Alumna Finds Creative Outlet in NY Dance Company
Cara Maldonado '08 Finds Creative Outlet in NY Dance Company
Nicky Tiso '10
Dancer and performance artist Cara Maldonado found her calling at Evergreen. A native of Wenatchee, Wash., her dream of pursuing a dance career materialized sooner than she expected, practically before she was out the Evergreen door.
Maldonado credits her early success to the encouragement of Evergreen faculty member Kabby Mitchell (Dance and African-American studies).
"I was taking an environmental studies class," she explains, "and I decided I needed some art," she explains. ... I met him through Me and My Shadow, a program about performance art and how it reflects society's shadow. He asked why I wasn't dancing. He started introducing me to dance history and different modern techniques...ballet. Just everything."
Mitchell not only advised her to pursue her passion, he set up an ambitious first audition with the legendary Alvin Ailey American Dance Theatre.
"I was terrified," Maldonado recalls, but she got the part and performed in the company's 50th anniversary piece, Memoria.
I was actually so terrified of going to the audition," she recalled, "I didn't even want to go because they [Alvin Ailey] are a legend, one of the top dance companies in the world. But I got a call from Kabby; he was like: ‘you already have an audition so...'"
"I went to the audition and didn't hear back from them for a while so I kind of assumed I didn't get it," Maldonado continues. "About two weeks later I get a call and they are telling me when rehearsals are and all of this. So I was one of the young artists in Memoria. That was my first stage experience."
After this auspicious start, Maldonado performed with Seattle Theater Group's Dance This, where she met Jamel Gains, Artistic Director and founder of Creative Outlet.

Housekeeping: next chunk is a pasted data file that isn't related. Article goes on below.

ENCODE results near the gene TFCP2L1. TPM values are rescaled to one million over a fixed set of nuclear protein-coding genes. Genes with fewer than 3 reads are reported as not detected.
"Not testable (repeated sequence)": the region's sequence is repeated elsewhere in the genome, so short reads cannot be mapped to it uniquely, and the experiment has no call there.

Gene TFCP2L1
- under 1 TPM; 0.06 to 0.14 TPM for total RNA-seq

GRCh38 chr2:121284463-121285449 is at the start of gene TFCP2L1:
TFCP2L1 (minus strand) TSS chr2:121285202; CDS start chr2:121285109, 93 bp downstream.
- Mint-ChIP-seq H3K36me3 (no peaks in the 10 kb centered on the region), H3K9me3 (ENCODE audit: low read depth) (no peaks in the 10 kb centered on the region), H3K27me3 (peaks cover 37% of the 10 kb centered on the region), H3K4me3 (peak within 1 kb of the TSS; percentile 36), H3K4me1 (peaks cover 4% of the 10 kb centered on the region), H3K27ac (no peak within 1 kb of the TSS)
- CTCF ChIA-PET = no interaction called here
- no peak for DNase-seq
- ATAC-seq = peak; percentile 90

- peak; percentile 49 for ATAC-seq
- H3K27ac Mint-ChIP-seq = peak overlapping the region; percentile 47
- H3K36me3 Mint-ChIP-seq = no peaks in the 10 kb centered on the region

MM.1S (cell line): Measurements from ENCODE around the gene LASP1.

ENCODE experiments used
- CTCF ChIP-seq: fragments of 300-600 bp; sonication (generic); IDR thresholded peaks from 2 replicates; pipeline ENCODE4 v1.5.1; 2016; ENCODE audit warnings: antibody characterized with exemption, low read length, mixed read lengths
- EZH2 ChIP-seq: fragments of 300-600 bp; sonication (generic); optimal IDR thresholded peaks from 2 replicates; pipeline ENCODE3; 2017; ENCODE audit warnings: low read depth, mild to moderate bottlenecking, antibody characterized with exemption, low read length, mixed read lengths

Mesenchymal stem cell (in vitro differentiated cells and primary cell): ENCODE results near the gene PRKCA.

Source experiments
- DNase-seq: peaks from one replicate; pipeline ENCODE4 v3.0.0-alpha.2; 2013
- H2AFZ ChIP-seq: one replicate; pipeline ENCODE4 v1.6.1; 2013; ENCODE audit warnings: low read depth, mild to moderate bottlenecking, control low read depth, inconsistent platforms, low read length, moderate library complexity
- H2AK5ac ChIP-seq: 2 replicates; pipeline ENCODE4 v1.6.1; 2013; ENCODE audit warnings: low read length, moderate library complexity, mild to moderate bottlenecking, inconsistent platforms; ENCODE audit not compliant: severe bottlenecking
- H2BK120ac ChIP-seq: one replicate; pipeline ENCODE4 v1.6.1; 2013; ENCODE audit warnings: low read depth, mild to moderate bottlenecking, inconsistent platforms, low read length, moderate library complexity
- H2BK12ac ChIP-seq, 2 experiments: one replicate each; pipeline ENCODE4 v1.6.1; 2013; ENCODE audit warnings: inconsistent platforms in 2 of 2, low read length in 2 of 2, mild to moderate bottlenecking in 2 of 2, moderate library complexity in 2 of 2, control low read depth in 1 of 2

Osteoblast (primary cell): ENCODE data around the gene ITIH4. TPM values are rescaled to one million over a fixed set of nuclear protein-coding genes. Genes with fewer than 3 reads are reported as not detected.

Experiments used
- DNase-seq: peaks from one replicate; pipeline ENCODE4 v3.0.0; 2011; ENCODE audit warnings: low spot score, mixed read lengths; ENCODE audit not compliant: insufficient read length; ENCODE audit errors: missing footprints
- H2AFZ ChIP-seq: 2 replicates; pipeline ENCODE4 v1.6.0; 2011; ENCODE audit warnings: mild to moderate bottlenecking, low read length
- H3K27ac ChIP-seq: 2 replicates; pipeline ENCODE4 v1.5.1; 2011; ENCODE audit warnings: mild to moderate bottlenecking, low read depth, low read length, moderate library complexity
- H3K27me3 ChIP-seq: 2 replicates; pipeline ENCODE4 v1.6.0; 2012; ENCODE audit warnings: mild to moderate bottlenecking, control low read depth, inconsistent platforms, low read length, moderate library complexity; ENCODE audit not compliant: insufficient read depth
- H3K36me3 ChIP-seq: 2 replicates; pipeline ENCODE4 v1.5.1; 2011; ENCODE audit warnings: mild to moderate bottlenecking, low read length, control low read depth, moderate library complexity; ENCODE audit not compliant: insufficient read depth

"Jamel pulled a couple of us aside and asked us to come train and perform with them," she says. "I was already planning on going to NY eventually to pursue a dance career. Kabby kind of gave me a nudge in that direction and it just happen a little sooner then I expected."
"Being in Creative Outlet is like being in a family," Maldonado says. "They are very connected to the community and the dance world. They have given me stability in the city and the chance to work with other artists."
Though technique matters, Maldonado is more interested in the meaning of each movement and its capacity to engage the audience on multiple levels. "If you don't understand what's motivating your dance, the audience doesn't either," she says, then summed up with a quote from Alvin Ailey: "Dance is for the people."
Asked about how to access the content of the role beyond formal, technical training, Maldonado sounds every inch the Greener: "Research. Talking to people, listening to the directors, connecting with the people you're dancing with on stage because everyone brings something different. Really try and understand it on multiple levels."
Maldonado is currently working on an emotionally charged historical piece titled Remembering, about the Atlantic slave trade.
"It's a very 'dance theater' piece," she explains. "There is spoken word, there is singing, there is ballet, there is performance... it's a piece that you really have to think about."
Maldonado believes Evergreen for prepared her "more than any other college could have done."
"I have had so many good experiences at Evergreen. It really gives you the opportunity to learn what your voice is," she says. "It takes a whole lifetime of figuring that out... but working at Evergreen has really allowed me on an academic, professional and a personal level to figure out how I fit into performance art, how to see the world through my own lens."
Ed. note: in pursuing a photo for this story, we called Creative Outlet and found another alumnus on the other end of the phone. Shannon Davis '03 is the company's Arts in Education director.